Bottom Line: Additionally, proctoscopy was performed 12 months after treatment and the results were scored using the Vienna Rectoscopy Scale (VRS).There was no evidence of ulceration, stricture or necrosis at 12 months.The use of PEG spacer gel is a safe and effective method to spare the rectum from higher dose and toxicity.

View Article: PubMed Central - HTML - PubMed

Affiliation: Department of Radiation Oncology, University of Heidelberg, Im Neuenheimer Feld 400, 69120 Heidelberg, Germany. Matthias.Uhl@med.uni-heidelberg.de.

ABSTRACT

Background: Radiation therapy is one of the recommended treatment options for localized prostate cancer. In randomized trials, dose escalation was correlated with better biochemical control but also with higher rectal toxicity. A prospective multicenter phase II study was carried out to evaluate the safety, clinical and dosimetric effects of the hydrogel prostate-rectum spacer. Here we present the 12 months toxicity results of this trial.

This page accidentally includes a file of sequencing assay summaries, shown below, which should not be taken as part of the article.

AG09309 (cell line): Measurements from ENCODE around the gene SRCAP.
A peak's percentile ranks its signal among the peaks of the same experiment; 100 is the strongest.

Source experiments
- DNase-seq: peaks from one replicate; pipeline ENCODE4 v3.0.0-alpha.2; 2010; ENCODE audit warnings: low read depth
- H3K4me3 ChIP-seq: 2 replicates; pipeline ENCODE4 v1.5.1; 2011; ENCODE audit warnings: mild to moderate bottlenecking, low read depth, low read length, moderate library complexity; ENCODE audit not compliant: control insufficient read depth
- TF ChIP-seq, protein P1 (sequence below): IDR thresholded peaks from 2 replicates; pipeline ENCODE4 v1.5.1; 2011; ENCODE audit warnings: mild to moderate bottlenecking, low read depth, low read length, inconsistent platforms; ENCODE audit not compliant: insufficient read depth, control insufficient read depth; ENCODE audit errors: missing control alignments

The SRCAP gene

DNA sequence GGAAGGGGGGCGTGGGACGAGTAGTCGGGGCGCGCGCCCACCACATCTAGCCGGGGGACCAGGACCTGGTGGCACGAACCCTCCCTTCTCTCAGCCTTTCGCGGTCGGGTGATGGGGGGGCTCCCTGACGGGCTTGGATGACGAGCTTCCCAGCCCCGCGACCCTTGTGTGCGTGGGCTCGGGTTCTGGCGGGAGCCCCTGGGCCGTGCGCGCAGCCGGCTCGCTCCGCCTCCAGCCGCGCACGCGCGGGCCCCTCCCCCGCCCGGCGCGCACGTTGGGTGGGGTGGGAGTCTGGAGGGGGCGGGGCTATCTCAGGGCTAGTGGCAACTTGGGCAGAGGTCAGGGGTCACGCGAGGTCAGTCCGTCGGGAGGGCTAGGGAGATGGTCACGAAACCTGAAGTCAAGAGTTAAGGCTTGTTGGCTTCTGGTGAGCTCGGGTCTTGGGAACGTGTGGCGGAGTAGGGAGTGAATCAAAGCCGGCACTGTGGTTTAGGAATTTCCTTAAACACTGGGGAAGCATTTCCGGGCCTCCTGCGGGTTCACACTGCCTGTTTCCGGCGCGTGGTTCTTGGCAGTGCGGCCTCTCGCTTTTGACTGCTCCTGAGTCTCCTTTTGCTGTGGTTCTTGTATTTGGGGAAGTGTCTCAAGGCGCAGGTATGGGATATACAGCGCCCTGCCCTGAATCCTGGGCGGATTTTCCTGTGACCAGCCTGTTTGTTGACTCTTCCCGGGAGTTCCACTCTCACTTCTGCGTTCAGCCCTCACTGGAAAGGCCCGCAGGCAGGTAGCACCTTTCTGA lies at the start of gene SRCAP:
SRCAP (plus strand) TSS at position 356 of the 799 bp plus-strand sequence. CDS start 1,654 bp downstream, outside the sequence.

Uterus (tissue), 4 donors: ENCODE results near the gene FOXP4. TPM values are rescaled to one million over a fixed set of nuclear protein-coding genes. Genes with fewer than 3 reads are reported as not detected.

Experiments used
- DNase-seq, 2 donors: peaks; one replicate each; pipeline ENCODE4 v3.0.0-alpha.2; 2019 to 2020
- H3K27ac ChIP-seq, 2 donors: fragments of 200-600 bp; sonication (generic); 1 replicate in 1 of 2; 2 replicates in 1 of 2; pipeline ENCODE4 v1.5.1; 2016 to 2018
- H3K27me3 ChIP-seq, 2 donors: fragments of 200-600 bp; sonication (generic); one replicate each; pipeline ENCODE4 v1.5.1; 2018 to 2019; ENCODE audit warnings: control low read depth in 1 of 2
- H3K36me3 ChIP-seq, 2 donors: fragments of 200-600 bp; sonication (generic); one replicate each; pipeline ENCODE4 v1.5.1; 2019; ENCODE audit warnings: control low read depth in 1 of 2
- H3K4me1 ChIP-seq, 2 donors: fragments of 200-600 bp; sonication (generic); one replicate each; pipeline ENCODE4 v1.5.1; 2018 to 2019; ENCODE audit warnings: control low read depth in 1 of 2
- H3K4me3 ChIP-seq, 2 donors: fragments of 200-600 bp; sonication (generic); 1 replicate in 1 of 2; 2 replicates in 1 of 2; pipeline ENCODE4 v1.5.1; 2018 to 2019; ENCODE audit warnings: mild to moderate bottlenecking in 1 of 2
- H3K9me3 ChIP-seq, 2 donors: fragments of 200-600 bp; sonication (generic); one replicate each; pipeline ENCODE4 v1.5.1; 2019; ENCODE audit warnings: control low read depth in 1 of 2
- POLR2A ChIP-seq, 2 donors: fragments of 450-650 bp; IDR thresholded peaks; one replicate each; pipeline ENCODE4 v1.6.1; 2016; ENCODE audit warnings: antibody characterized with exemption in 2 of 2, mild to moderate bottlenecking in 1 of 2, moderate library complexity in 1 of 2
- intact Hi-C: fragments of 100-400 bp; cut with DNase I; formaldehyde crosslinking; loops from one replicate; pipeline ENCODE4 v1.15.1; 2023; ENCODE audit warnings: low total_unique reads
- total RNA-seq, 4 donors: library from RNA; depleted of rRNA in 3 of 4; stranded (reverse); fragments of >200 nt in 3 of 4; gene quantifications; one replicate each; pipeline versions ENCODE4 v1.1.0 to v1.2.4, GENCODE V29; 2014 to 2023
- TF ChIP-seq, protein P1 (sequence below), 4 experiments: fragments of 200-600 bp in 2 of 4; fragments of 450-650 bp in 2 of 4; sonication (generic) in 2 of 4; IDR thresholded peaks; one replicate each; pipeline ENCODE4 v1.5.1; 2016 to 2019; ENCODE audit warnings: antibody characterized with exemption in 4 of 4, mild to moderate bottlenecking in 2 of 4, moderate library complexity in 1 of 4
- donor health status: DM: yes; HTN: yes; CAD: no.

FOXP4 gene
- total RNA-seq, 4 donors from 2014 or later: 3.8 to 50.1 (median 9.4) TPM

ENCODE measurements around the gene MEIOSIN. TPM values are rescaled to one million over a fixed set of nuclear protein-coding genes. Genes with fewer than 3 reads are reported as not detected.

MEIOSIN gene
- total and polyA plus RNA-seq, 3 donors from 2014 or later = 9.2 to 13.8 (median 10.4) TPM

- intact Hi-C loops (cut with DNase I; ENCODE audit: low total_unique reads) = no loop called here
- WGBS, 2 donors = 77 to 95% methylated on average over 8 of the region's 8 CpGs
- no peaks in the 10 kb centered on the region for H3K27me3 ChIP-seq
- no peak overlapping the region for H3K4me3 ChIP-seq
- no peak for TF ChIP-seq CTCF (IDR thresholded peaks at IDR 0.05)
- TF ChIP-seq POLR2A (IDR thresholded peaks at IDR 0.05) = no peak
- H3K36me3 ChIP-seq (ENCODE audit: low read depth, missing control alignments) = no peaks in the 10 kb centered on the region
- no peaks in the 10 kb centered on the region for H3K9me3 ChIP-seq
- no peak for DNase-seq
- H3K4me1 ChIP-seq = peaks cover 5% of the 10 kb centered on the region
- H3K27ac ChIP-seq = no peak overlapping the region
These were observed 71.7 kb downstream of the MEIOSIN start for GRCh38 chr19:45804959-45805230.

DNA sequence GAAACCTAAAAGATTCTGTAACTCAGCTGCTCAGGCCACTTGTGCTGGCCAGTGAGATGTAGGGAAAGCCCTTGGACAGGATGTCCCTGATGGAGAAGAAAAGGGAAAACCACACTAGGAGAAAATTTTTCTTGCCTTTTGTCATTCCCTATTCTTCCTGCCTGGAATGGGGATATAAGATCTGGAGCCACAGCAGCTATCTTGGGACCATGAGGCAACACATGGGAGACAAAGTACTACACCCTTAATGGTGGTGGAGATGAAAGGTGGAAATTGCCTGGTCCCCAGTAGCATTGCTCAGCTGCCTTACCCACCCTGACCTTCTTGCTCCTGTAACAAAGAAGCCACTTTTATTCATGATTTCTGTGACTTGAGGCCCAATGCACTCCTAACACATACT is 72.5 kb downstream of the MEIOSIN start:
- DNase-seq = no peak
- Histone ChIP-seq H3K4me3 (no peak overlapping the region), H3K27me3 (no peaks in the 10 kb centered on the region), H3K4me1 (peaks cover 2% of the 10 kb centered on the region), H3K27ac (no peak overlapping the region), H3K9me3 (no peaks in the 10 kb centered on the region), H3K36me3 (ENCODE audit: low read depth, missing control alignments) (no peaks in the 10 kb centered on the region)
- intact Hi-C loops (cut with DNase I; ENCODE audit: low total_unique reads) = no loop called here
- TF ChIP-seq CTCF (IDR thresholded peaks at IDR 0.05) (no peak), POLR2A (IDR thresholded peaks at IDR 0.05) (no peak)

Methods: Fifty two patients with localized prostate cancer received a transperineal PEG hydrogel injection between the prostate and rectum, and then received IMRT to a dose of 78 Gy. Gastrointestinal and genitourinary toxicity were recorded during treatment and at 3, 6 and 12 months following irradiation by using the RTOG/EORTC criteria. Additionally, proctoscopy was performed 12 months after treatment and the results were scored using the Vienna Rectoscopy Scale (VRS).

Results: Of the patients treated 39.6% and 12.5% experienced acute Grade 1 and Grade 2 GI toxicity, respectively. There was no Grade 3 or Grade 4 acute GI toxicity experienced in the study. Only 4.3% showed late Grade 1 GI toxicity, and there was no late Grade 2 or greater GI toxicity experienced in the study. A total of 41.7%, 35.4% and 2.1% of the men experienced acute Grade 1, Grade 2 and Grade 3 GU toxicity, respectively. There was no Grade 4 acute GU toxicity experienced in the study. Late Grade 1 and Grade 2 GU toxicity was experienced in 17.0% and 2.1% of the patients, respectively. There was no late Grade 3 or greater GU toxicity experienced in the study. Seventy one percent of the patients had a VRS score of 0, and one patient (2%) had Grade 3 teleangiectasia. There was no evidence of ulceration, stricture or necrosis at 12 months.

Conclusion: The use of PEG spacer gel is a safe and effective method to spare the rectum from higher dose and toxicity.

Show MeSH
Related in: MedlinePlus